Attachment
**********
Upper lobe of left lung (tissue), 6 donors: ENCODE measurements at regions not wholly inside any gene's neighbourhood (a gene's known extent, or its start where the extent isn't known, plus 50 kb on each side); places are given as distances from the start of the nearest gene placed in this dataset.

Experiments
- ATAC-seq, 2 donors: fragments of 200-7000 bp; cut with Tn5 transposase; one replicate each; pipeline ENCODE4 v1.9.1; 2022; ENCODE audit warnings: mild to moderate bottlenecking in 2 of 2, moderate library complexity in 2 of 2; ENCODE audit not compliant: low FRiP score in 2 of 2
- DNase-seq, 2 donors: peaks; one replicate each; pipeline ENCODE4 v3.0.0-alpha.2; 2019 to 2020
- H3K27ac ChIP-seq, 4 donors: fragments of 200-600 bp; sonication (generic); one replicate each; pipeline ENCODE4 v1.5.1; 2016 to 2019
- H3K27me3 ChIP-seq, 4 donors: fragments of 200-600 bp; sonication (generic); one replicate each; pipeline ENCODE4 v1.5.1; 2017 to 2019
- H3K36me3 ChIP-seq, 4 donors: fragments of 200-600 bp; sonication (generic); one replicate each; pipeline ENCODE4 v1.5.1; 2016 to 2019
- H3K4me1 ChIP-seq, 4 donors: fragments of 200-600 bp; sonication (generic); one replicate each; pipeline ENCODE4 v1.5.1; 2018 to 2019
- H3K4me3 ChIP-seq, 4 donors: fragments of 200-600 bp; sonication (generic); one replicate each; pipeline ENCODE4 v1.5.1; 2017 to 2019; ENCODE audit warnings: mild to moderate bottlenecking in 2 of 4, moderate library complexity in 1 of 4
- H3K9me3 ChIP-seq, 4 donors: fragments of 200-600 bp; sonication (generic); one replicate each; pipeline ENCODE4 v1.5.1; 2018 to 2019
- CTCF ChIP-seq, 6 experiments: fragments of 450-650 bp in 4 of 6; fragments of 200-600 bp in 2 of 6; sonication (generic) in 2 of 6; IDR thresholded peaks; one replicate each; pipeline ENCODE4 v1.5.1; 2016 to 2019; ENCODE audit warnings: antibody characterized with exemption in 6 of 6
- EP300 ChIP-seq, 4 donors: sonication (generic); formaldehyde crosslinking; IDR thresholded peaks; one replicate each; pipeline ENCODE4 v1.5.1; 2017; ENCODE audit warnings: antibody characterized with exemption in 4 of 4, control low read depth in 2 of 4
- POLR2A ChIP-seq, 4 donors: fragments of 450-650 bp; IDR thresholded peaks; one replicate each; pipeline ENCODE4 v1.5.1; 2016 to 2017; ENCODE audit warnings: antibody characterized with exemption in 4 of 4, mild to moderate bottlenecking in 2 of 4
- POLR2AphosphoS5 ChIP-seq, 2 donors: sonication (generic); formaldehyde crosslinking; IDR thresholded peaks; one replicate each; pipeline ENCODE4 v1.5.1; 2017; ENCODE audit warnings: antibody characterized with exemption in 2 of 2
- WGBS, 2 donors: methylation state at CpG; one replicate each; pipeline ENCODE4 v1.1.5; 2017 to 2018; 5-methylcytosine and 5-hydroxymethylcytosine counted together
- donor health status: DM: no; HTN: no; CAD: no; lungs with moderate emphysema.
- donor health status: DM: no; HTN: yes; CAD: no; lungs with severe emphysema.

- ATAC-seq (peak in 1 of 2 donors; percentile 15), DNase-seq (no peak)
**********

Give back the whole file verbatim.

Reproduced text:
Upper lobe of left lung (tissue), 6 donors: ENCODE measurements at regions not wholly inside any gene's neighbourhood (a gene's known extent, or its start where the extent isn't known, plus 50 kb on each side); places are given as distances from the start of the nearest gene placed in this dataset.

Experiments
- ATAC-seq, 2 donors: fragments of 200-7000 bp; cut with Tn5 transposase; one replicate each; pipeline ENCODE4 v1.9.1; 2022; ENCODE audit warnings: mild to moderate bottlenecking in 2 of 2, moderate library complexity in 2 of 2; ENCODE audit not compliant: low FRiP score in 2 of 2
- DNase-seq, 2 donors: peaks; one replicate each; pipeline ENCODE4 v3.0.0-alpha.2; 2019 to 2020
- H3K27ac ChIP-seq, 4 donors: fragments of 200-600 bp; sonication (generic); one replicate each; pipeline ENCODE4 v1.5.1; 2016 to 2019
- H3K27me3 ChIP-seq, 4 donors: fragments of 200-600 bp; sonication (generic); one replicate each; pipeline ENCODE4 v1.5.1; 2017 to 2019
- H3K36me3 ChIP-seq, 4 donors: fragments of 200-600 bp; sonication (generic); one replicate each; pipeline ENCODE4 v1.5.1; 2016 to 2019
- H3K4me1 ChIP-seq, 4 donors: fragments of 200-600 bp; sonication (generic); one replicate each; pipeline ENCODE4 v1.5.1; 2018 to 2019
- H3K4me3 ChIP-seq, 4 donors: fragments of 200-600 bp; sonication (generic); one replicate each; pipeline ENCODE4 v1.5.1; 2017 to 2019; ENCODE audit warnings: mild to moderate bottlenecking in 2 of 4, moderate library complexity in 1 of 4
- H3K9me3 ChIP-seq, 4 donors: fragments of 200-600 bp; sonication (generic); one replicate each; pipeline ENCODE4 v1.5.1; 2018 to 2019
- CTCF ChIP-seq, 6 experiments: fragments of 450-650 bp in 4 of 6; fragments of 200-600 bp in 2 of 6; sonication (generic) in 2 of 6; IDR thresholded peaks; one replicate each; pipeline ENCODE4 v1.5.1; 2016 to 2019; ENCODE audit warnings: antibody characterized with exemption in 6 of 6
- EP300 ChIP-seq, 4 donors: sonication (generic); formaldehyde crosslinking; IDR thresholded peaks; one replicate each; pipeline ENCODE4 v1.5.1; 2017; ENCODE audit warnings: antibody characterized with exemption in 4 of 4, control low read depth in 2 of 4
- POLR2A ChIP-seq, 4 donors: fragments of 450-650 bp; IDR thresholded peaks; one replicate each; pipeline ENCODE4 v1.5.1; 2016 to 2017; ENCODE audit warnings: antibody characterized with exemption in 4 of 4, mild to moderate bottlenecking in 2 of 4
- POLR2AphosphoS5 ChIP-seq, 2 donors: sonication (generic); formaldehyde crosslinking; IDR thresholded peaks; one replicate each; pipeline ENCODE4 v1.5.1; 2017; ENCODE audit warnings: antibody characterized with exemption in 2 of 2
- WGBS, 2 donors: methylation state at CpG; one replicate each; pipeline ENCODE4 v1.1.5; 2017 to 2018; 5-methylcytosine and 5-hydroxymethylcytosine counted together
- donor health status: DM: no; HTN: no; CAD: no; lungs with moderate emphysema.
- donor health status: DM: no; HTN: yes; CAD: no; lungs with severe emphysema.

- ATAC-seq (peak in 1 of 2 donors; percentile 15), DNase-seq (no peak)